I had implicitly rejected any tidy epistemic compartmentalizations of supposedly non-overlapping magisteria and approached reality with a single, fallibilist epistemology. That’s to say that, to me, epistemology is epistemology is epistemology.
There are no such things as strictly religious or metaphysical or scientific epistemologies. My youthful reductive tendencies have not been shaken, but neither have they devolved into any unmitigated positivisms or vulgar pragmatisms.
None of this is to deny that certain ontologies, quantum interpretations, cosmogonal models, biogenetic theories, philosophies of mind or language origin anthropologies wouldn’t have even profound implications, existentially, regarding, for example, free will, or theologically regarding, the reality of God.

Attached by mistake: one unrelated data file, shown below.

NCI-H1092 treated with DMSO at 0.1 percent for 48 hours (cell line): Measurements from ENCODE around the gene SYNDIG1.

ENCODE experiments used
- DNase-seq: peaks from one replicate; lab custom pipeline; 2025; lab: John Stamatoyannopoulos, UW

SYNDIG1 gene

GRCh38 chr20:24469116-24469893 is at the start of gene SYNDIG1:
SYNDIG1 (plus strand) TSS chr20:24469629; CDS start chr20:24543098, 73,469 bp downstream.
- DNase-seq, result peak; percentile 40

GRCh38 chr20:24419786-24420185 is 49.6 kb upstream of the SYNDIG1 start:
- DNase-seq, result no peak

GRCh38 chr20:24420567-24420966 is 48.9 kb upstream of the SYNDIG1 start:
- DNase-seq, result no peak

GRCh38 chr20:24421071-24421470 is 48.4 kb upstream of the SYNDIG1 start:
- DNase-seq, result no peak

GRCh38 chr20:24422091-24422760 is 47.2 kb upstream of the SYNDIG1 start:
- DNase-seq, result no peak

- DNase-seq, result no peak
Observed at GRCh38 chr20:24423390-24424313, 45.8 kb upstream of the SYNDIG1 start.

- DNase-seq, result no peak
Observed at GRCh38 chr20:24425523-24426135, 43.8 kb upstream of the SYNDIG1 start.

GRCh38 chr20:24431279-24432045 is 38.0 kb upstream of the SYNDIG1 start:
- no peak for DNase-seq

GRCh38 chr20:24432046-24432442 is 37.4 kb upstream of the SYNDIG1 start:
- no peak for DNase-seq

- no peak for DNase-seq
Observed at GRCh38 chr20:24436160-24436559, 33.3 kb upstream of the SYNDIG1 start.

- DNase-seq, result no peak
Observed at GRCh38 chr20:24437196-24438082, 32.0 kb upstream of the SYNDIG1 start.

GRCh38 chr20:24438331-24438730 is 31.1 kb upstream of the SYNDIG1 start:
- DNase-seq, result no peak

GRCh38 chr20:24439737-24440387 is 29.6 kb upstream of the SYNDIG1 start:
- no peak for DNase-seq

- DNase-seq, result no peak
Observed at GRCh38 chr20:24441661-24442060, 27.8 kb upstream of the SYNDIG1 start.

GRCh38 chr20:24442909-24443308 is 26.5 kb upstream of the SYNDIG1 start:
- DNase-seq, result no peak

Those interpretations do introduce conceptual distinctions that can have profound practical implications. I just never got terribly engaged by arguments for or against such as solipsism or free will, much less first principles. Common sense abductions, reductio ad absurdums and methodological stipulations remain – not only necessary, but – sufficient for those types of realities without the further “benefit” of tautological deductions, formal proofs or metaphysical excursions.
My vague God-conceptions have always taken refuge – not in reality’s metaphysical gaps and theoretic aporia, but – at its perimeters, its initial, boundary & limit conditions, its axiomatic contours as defended by such epistemic bulwarks as, again, Gödel-like implications, Agrippa’s trilemma and Suber’s “problems of beginning.”
So, yes, I do rather pragmatically, not just a priori, eschew certain worldviews without feeling the need to engage in atheological mud-wrestling.